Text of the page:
I coach teenage girls in soccer in my hometown. The season has been successful so far, with some dips along the way. Such is football.
Probably the biggest challenge for me—an unmarried, thirtysomething, childless man—is accepting that you can’t talk to 15 year-old girls the way you would to similarly aged boys. I’m not a ranter by nature, and I don’t believe you get the best out of players by constantly (and loudly) berating them for a halftime talk. But I do believe that a raised voice or the occasional sharp word can act like italics: a good tool, when used sparingly, to quickly emphasize something that requires attention.
Girls don’t think like this. Girls die a little inside when they her you hiss "Shhhhhhiiiiiiiit" under your breath when a scoring chance goes begging. They assume you dislike them when they don’t get picked to start. They shut down when you try to make your pre-game talk in any way emotional or compelling. They freeze up on the pitch when you yell instructions. They will roll their eyes or groan at your attempts at humour and then shyly turn away and look at their cleats when you stare them down for interrupting.
I didn’t understand teenage girls when I was a teenage boy and I sure as hell don’t now. Which is fine; several parents have informed me their daughters don’t understand me so we all just get along as best as we can. That’s not just football, that’s life on any team. (And I admit I’m a bit eccentric. I don’t know if I would necessarily like me if I was their age.) But I do understand this: correcting their behaviour, and not merely technique, is very tricky.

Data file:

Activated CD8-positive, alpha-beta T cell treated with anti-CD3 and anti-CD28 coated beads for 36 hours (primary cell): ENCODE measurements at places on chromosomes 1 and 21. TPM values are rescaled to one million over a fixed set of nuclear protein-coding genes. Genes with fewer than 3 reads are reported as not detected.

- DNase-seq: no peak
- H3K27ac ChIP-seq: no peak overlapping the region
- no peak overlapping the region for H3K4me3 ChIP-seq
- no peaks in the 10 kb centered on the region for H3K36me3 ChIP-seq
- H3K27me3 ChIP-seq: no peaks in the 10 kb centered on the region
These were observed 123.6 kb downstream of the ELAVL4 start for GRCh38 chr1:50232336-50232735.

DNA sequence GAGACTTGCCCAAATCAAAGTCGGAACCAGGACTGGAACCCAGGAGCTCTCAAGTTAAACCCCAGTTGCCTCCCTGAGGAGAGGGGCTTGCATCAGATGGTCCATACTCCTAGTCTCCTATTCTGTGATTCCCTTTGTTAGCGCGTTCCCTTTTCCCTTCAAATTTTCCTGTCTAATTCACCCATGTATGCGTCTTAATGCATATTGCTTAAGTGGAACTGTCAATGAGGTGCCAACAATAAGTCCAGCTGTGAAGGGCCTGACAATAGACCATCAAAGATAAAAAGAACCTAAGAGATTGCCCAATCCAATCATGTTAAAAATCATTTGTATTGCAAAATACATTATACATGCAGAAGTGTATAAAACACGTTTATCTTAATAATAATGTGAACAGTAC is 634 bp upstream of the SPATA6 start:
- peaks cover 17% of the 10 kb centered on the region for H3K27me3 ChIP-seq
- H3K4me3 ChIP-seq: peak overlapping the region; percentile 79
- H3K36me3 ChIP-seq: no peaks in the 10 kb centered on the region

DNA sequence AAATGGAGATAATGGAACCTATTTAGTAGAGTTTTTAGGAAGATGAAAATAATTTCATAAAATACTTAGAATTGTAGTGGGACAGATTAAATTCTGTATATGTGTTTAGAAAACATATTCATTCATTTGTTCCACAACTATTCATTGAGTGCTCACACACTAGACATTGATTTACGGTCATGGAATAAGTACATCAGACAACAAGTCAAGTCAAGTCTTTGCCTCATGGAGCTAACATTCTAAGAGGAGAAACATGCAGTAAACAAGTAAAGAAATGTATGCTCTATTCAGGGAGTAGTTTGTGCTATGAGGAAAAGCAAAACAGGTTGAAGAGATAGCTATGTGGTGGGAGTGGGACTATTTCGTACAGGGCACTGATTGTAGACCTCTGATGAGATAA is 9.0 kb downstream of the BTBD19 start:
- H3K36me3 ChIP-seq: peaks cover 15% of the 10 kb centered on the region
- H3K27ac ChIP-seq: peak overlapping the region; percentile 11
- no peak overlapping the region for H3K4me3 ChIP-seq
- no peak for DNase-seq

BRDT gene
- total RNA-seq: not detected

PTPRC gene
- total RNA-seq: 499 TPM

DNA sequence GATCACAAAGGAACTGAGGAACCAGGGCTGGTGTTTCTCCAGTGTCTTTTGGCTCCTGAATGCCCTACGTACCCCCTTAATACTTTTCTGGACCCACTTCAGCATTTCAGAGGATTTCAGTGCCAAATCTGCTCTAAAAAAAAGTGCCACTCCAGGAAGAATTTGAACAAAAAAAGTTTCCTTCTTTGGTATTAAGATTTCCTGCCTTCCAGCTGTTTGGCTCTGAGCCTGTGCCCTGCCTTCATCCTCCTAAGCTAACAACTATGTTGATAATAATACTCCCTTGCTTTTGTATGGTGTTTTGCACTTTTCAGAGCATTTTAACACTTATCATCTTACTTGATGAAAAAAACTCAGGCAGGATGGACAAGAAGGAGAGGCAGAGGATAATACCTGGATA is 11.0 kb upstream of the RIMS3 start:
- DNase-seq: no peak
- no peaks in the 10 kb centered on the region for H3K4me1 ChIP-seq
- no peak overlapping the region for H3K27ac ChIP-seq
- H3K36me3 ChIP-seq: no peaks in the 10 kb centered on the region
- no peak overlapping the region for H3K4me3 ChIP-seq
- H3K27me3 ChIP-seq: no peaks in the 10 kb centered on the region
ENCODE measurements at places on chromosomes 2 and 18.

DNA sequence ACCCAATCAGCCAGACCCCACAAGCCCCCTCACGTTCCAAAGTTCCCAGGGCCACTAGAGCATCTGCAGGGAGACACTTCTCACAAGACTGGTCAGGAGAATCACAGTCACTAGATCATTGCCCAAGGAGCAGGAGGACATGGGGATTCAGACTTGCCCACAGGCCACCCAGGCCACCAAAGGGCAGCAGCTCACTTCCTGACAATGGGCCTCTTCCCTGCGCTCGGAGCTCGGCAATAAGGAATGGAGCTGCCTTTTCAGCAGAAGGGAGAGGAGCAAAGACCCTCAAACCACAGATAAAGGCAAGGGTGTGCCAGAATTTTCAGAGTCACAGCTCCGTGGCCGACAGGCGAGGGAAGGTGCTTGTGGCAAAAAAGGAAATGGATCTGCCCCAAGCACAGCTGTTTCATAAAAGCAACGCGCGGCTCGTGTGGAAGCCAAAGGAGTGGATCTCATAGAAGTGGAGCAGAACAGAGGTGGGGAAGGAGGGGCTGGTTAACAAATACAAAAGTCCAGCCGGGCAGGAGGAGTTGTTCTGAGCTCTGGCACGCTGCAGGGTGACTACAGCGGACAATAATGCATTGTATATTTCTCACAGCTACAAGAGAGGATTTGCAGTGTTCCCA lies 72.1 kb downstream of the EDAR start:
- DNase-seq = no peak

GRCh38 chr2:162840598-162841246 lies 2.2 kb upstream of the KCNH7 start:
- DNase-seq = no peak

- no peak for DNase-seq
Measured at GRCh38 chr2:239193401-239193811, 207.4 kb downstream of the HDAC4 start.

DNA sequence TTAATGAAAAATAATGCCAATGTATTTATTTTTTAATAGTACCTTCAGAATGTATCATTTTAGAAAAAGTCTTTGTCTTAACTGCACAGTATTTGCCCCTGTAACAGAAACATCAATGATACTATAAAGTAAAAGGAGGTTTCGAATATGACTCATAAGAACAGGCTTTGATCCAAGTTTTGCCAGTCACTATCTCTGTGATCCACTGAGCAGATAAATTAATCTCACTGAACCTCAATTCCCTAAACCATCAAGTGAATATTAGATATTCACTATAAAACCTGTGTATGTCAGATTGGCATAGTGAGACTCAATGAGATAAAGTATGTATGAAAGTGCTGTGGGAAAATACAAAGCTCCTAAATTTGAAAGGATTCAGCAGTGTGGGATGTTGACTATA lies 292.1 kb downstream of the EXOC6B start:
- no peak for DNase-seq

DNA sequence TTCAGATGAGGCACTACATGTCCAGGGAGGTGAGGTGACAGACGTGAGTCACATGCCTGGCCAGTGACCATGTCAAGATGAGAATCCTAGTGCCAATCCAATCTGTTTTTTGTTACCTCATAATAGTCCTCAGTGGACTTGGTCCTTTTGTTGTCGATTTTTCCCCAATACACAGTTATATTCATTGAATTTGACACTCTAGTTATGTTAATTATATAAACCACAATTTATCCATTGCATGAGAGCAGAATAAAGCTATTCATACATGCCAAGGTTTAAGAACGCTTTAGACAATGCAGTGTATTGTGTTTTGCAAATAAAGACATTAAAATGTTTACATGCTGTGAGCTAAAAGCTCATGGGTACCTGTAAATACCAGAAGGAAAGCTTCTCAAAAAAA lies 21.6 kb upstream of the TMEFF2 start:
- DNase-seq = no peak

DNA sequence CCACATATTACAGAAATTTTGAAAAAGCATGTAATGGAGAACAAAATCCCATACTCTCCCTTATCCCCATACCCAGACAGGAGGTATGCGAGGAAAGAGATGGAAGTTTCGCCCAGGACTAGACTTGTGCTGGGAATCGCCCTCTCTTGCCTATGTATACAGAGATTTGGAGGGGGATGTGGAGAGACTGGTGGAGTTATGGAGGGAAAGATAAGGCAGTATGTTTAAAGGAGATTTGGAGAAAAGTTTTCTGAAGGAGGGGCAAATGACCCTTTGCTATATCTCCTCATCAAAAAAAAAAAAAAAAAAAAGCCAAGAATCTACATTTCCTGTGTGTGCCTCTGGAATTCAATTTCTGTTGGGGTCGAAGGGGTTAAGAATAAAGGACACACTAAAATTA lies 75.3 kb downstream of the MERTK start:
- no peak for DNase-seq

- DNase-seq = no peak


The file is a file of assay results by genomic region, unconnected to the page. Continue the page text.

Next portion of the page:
I recently had a player who had back-to-back poor games. More importantly, her effort, her commitment, was seriously lacking. I had to speak to this young lady before the next match and I admit to being concerned. She’s got a sparky personality and I was concerned she would get defensive or blow up.
It’s only fair to mention here that I like this player as a person and my decision to keep her when cuts were made was partly influenced by the fact I believed she would be fun for the team and could help keep them loose. She’s got a good sense of humour, and I firmly believe that team spirit is crucial. She’s also demonstrated in past games that she will tell me what she thinks about tactics and she’s often been right. Hence both my trepidation in addressing her loss of form, and my very real disappointment with her.
But it worked out. I told her my concerns, I explained her recent lack of hard work was unacceptable, reminded her that I had spoken well of her importance to the team in the past, and that I expected more. I also told her that when I have to speak to someone like this, when it’s over, it’s over—I don’t hold grudges.
She responded well. She played a great game, we won, and all is on track again (well, for now). A good day for the squad, and I was obviously happy with how it all worked out. Of course it’s satisfying to see a player respond positively to what is, no matter how politely you phrase it, a serious dressing down.
But it’s best not to congratulate oneself too quickly. A coach getting it right once or twice doesn’t win your team medals. It’s the players—always, always the players—who do that. You just have to do enough not to screw it up for them.
One of the most difficult aspects of interacting with other people is figuring out how to extricate yourself from a conversation without appearing rude or mentally unstable. You aren’t allowed to just walk away - you need to have a reason to stop talking. And the reason can’t be that you want to stop talking. You need to find a way to end the conversation without making it seem like you want the conversation to end.
This unspoken set of rules can turn an otherwise rational person into a flailing, helpless victim in a sea of self-perpetuated social anxiety.